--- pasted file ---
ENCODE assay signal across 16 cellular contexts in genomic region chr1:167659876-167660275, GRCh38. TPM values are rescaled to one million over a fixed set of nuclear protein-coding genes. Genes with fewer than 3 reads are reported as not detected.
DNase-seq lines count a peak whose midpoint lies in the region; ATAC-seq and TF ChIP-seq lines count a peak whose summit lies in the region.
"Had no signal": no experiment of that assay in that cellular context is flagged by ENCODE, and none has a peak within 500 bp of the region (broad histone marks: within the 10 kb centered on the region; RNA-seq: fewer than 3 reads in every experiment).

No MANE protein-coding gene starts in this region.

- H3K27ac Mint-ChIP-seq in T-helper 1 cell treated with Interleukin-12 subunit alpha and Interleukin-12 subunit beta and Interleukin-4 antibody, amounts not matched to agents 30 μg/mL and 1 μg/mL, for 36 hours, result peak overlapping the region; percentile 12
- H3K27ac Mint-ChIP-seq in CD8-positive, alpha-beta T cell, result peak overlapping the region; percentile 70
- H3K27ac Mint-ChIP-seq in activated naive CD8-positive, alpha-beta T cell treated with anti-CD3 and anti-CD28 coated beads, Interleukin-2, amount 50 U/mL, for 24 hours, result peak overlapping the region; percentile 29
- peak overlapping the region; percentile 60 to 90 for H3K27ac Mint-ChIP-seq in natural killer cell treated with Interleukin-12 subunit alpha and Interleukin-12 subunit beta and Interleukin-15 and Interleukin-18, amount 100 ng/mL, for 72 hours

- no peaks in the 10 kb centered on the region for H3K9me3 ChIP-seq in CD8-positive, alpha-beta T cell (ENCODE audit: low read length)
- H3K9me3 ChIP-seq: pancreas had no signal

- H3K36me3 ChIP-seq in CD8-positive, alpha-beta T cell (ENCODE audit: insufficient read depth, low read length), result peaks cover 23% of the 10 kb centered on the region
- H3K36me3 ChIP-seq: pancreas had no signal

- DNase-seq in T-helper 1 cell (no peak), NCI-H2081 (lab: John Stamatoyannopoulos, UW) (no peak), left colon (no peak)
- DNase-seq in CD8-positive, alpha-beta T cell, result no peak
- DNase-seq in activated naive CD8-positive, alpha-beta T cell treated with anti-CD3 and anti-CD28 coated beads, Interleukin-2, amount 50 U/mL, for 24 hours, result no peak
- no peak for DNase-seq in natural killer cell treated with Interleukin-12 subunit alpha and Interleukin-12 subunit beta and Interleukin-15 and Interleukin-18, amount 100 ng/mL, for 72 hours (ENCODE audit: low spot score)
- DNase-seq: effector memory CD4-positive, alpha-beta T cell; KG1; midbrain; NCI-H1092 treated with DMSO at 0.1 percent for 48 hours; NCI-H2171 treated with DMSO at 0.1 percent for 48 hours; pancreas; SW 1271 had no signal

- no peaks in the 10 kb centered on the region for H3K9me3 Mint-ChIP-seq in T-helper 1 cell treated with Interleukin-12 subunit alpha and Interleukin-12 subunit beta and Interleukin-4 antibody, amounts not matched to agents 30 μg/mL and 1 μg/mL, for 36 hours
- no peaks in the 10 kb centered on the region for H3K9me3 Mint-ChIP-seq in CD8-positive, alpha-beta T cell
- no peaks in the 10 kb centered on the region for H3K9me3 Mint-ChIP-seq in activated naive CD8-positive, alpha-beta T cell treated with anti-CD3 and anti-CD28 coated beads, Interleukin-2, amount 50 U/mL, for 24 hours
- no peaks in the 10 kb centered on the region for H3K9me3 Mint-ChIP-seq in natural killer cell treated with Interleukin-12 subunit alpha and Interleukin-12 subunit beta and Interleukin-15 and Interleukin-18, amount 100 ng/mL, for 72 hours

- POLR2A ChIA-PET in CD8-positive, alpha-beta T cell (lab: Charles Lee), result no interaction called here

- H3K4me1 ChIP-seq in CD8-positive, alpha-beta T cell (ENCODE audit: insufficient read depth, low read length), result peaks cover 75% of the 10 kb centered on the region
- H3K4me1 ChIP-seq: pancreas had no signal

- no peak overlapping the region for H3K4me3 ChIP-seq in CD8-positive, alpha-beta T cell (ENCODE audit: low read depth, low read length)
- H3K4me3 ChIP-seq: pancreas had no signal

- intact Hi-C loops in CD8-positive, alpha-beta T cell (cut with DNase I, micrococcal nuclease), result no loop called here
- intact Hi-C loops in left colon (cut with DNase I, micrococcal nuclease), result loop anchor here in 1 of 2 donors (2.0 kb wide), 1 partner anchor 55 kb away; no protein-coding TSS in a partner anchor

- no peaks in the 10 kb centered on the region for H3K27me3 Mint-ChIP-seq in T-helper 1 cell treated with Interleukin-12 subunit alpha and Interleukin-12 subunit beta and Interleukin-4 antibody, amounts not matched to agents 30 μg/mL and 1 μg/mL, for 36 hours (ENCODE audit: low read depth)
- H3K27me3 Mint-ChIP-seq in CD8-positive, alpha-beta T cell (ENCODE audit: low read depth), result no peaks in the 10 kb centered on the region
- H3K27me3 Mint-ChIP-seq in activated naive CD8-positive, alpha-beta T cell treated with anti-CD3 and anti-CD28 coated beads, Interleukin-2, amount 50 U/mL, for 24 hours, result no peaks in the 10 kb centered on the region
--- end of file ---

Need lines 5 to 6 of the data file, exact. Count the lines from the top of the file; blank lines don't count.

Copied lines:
- H3K27ac Mint-ChIP-seq in T-helper 1 cell treated with Interleukin-12 subunit alpha and Interleukin-12 subunit beta and Interleukin-4 antibody, amounts not matched to agents 30 μg/mL and 1 μg/mL, for 36 hours, result peak overlapping the region; percentile 12
- H3K27ac Mint-ChIP-seq in CD8-positive, alpha-beta T cell, result peak overlapping the region; percentile 70